Once, in my childhood, someone told me that:  our present life and fortune are resultant of our previous births The situation is much like storing our grain(wheat) in a pot/tanky. At the next harvest, we put this product also in that pot, without cleaning it; thereby mixing both and so on for the consecutive births. Our fortune/misfortune is resultant of this product. Fortune is the result of good performance(punya) in any of the previous births and misfortune is the result of bad performance(sins) in any of these births. In the occurrence of fortune or misfortune, the principle of uncertainty and probability plays a significant role.

At that time, I was too small to respond to it. But today I can. When I was in 12th, I read Mendel’s experiments on pea plants which enables me to respond to the previous theory. Johann Gregor Mendel (1822-1884) is called the “father of genetics”. Through his experiments, he gave laws of inheritance, incorporating three laws: the Law of Dominance, the Law of Segregation, and the Law of Independent Assortment.  The same should be true in the case of human beings. But experiments for humans are not possible to carry over generations like pea plants.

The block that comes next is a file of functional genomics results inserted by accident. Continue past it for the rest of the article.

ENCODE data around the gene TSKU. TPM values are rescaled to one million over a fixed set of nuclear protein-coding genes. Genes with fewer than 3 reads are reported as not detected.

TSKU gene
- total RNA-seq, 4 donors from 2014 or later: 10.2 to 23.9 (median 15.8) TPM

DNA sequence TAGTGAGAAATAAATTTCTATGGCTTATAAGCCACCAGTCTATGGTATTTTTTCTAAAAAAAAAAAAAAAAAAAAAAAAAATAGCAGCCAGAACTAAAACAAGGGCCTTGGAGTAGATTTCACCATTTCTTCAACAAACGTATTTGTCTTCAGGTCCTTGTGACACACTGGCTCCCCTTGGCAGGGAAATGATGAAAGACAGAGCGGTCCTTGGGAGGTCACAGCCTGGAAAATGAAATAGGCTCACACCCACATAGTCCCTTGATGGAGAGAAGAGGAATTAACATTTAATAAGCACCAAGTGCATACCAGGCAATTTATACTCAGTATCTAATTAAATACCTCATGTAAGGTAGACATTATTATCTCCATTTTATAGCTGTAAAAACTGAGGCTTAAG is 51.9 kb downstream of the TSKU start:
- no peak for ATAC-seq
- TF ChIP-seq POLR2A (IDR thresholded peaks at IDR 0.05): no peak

Today, I am able to respond to that childhood tale. I can state that the occurrence of a disease or a physical condition is wholly controlled by our genotype and other factors. In our classroom, we have all types of children. We can control some factors like economic factors by providing them with facilities. But our brilliance is often the result of our genotype. So, our curriculum must matter for all types of students. It must incorporate such activities that all students can perform and learn. It must be according to the needs of all students.

Examples of persons with disabilities 

Many psychological experiments also show that behavior and teaching pedagogies play an important role in learning. Sean O’Casey’s play “The Playboy Western World “(1907) is a clear-cut example of it. So, if a disabled child is present in class, then teaching should be special needs-oriented. The child may have some other skills as well. So our curriculum should be skill-based. Furthermore, we can’t challenge the brilliance of Stephen William Hawking(1942-2018) – an English theoretical physicist, cosmologist, author, and at the time of his death, was director of research at the Centre for Theoretical Cosmology at the University of Cambridge. He had motor neuron disease.